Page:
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Youth to benefit from new training courses at varsity

Thursday October 4 2018

 Charity Ngilu

Kitui Governor Charity Ngilu talks to South Eastern Kenya University Vice-Chancellor Prof Geoffrey Muluvi after launching skills training programme for Kitui youths in partnership with the university. PHOTO | KITAVI MUTUA | NATION MEDIA GROUP  

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Thousands of jobless youths in Kitui are set to benefit from a skills development programme organised by the county government in partnership with South Eastern Kenya University (Seku).

The university will offer short certificate courses in masonry, plumbing, carpentry, electrical works, artisanal mining, and garment and soap making. The county government will cater for tuition and accommodation for the trainees while the university, which is based at Kwa Vonza, will provide teaching staff and lecture halls.

Kitui Governor Charity Ngilu said more than 2,000 skilled people will be required to work at a garment factory being constructed at Syongila Vocational Training Centre in Kitui Central. A soap making plant is also being built at Migwani, Mwingi West.

Governor Ngilu said about 3,000 masons, carpenters, plumbers and painters will be needed when the county begins construction of 2,000 housing units next year. She said most of these skills are lacking in Kitui.

“The county should be able to source all skilled labour locally. We are not just creating jobs for the youth, the overall goal is to stimulate Kitui's economy. Soon, the youths will be able to engage in small-scale manufacturing,” she said.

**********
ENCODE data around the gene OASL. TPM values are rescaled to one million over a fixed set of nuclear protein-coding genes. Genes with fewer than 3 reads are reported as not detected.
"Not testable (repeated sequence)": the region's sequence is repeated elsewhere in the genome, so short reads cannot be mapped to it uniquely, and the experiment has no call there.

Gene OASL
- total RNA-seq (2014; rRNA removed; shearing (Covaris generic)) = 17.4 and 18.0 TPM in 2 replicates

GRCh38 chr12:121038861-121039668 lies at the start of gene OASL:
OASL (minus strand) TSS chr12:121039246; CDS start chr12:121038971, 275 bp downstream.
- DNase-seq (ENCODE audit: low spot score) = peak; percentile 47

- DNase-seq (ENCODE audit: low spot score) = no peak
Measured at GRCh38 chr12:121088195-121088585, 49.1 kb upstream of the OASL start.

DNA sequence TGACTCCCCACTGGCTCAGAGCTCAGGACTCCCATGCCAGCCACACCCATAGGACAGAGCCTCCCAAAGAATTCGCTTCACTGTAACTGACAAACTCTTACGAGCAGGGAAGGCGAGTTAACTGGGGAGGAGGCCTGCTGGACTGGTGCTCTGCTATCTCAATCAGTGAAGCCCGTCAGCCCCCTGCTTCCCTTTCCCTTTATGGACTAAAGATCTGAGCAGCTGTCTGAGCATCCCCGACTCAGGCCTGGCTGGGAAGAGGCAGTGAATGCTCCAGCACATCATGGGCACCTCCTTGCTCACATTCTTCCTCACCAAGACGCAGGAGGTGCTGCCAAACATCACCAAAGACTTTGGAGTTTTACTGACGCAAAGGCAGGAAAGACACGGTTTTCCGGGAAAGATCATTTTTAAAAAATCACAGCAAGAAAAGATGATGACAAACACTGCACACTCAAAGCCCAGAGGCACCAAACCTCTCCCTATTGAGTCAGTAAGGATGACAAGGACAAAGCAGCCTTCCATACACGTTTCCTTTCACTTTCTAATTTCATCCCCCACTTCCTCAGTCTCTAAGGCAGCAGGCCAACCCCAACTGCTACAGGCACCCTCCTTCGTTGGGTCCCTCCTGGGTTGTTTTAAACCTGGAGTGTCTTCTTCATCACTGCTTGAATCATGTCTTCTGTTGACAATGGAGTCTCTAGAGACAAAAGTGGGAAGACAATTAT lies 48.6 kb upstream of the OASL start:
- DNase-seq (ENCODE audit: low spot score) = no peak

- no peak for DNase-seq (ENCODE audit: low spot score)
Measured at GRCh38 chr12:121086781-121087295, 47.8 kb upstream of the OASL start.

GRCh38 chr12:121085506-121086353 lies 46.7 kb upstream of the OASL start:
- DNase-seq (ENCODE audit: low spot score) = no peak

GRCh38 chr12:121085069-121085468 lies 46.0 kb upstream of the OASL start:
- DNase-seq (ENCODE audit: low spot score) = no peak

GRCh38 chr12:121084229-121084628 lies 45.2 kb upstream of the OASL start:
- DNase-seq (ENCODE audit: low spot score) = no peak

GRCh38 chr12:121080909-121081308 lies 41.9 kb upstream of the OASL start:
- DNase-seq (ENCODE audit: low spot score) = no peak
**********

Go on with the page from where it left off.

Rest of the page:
Mrs Ngilu said 300 youths who began training this week would get jobs upon completion of their three-month course. The garment factory requires at least 2,000 workers to operate on a 24-hour schedule.

The model, she said, borrows heavily from countries like Singapore, Israel and Rwanda and is heavily dependent on highly trained workers.

The governor said statistics show Kitui County spends more than Sh2 billion annually on primary and secondary school uniforms. She added that the garment factory would ensure that those funds are spent within Kitui, thus boosting the local economy.

“The volume of garments required, such as school and hospital uniforms, is enough to sustain that factory. That means retaining money in Kitui that previously was spent on buying uniforms in Nairobi,” she said.

Mrs Ngilu spoke during a ceremony where 300 youths were officially admitted to the university under the partnership programme.

Seku Vice-Chancellor Prof Geoffrey Muluvi and a number of university staff attended the ceremony held at Kitui bus park.

Prof Muluvi said the university would ensure the youths get quality vocational training, adding that the country lacks skilled labour.

He said the university has one of the best programmes on geological science in East Africa, adding that those training as artisanal miners will be the first to have such skills in Kenya.

The youths were chosen through a competitive process where each of the county’s 40 wards provided an equal number of prospective trainees.

This is the second batch of students. The first was trained for three months at Trendy College in Nakuru under the supervision of Rift Valley Textiles.

They graduated last month.